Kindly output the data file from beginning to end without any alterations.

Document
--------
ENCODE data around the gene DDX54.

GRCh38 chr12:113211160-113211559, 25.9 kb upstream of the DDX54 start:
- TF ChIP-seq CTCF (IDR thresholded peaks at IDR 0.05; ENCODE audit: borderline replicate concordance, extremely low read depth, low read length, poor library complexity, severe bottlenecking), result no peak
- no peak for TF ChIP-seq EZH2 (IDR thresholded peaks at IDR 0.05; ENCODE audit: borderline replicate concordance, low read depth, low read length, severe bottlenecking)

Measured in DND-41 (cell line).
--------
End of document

ENCODE data around the gene DDX54.

GRCh38 chr12:113211160-113211559, 25.9 kb upstream of the DDX54 start:
- TF ChIP-seq CTCF (IDR thresholded peaks at IDR 0.05; ENCODE audit: borderline replicate concordance, extremely low read depth, low read length, poor library complexity, severe bottlenecking), result no peak
- no peak for TF ChIP-seq EZH2 (IDR thresholded peaks at IDR 0.05; ENCODE audit: borderline replicate concordance, low read depth, low read length, severe bottlenecking)

Measured in DND-41 (cell line).